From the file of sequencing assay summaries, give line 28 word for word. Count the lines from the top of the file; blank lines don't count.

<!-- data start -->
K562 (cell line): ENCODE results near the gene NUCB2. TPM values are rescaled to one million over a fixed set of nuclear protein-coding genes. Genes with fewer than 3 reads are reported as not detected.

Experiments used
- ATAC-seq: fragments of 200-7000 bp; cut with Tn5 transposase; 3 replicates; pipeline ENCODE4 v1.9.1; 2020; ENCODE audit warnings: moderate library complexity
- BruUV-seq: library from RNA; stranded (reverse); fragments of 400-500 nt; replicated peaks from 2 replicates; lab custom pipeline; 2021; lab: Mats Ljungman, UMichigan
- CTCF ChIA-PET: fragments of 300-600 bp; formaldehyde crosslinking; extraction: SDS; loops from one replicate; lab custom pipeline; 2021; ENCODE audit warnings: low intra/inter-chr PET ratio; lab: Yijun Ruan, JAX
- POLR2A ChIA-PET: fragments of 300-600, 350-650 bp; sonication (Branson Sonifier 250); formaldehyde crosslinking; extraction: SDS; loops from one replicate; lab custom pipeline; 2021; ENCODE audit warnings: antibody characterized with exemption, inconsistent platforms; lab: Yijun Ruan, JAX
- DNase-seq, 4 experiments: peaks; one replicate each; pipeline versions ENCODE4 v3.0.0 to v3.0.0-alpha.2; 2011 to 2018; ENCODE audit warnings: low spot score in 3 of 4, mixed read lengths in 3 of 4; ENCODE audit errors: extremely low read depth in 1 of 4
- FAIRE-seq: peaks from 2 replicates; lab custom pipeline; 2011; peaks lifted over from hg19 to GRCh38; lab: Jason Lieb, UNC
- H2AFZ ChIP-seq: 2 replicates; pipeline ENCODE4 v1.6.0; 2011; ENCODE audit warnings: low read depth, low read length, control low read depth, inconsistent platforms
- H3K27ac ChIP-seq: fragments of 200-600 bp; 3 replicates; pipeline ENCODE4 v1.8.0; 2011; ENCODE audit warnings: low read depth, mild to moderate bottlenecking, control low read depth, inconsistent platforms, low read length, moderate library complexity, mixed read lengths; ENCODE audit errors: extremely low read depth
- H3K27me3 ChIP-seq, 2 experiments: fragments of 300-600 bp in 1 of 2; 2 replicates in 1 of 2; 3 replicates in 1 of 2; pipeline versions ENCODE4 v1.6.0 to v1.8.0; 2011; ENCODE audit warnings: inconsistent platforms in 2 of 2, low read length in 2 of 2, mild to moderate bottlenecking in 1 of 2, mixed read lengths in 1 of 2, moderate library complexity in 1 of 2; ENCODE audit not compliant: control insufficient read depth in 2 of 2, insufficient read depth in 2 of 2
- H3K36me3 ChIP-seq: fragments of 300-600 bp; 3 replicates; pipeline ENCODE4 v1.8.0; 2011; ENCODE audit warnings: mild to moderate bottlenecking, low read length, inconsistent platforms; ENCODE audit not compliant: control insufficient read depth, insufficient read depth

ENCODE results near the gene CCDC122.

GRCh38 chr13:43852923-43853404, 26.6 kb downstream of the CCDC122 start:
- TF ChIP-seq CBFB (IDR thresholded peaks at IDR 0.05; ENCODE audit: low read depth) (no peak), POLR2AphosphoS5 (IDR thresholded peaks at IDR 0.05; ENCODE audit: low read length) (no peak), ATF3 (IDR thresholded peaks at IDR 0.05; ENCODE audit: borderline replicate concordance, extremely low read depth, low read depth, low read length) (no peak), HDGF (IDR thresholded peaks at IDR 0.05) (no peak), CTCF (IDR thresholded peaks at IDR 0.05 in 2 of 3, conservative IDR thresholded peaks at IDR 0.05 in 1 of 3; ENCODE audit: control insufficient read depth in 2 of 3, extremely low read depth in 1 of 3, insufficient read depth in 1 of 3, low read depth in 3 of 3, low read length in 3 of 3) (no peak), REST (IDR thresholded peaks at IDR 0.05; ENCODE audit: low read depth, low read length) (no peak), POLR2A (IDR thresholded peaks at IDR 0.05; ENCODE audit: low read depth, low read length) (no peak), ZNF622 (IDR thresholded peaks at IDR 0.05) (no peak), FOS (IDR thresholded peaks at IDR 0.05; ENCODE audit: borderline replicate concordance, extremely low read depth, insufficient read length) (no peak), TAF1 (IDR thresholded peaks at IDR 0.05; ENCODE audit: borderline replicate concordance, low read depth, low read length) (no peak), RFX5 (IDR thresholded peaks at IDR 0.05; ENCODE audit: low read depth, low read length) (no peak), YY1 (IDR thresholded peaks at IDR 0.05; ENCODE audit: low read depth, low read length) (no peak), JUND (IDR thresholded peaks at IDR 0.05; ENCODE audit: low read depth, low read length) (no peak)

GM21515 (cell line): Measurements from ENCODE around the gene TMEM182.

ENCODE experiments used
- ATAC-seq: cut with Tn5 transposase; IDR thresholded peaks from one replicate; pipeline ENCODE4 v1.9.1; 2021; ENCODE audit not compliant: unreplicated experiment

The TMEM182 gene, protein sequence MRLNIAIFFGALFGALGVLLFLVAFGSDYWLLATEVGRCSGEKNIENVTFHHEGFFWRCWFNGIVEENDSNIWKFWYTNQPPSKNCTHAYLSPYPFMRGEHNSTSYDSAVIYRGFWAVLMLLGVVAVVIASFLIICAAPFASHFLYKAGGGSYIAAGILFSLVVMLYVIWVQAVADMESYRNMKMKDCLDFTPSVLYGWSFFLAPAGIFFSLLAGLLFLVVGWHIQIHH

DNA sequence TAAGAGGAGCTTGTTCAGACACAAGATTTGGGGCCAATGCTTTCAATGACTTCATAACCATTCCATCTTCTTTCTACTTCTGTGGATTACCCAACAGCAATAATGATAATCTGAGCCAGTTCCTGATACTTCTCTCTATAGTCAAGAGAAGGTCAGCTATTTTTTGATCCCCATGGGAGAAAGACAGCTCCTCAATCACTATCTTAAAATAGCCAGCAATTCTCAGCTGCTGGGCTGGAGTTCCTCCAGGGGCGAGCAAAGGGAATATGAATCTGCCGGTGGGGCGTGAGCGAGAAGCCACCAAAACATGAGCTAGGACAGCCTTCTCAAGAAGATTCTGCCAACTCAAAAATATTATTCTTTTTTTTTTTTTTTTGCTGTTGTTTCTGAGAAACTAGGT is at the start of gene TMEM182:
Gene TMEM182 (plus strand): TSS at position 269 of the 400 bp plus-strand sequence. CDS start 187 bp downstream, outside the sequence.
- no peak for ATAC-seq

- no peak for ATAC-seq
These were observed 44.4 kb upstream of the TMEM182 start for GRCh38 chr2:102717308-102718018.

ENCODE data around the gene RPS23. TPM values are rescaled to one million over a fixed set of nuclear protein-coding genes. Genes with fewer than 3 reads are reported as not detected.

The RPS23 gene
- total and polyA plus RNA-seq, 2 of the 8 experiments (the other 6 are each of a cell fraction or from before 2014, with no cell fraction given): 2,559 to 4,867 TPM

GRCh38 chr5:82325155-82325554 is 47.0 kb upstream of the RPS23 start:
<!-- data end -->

GRCh38 chr5:82325155-82325554 is 47.0 kb upstream of the RPS23 start: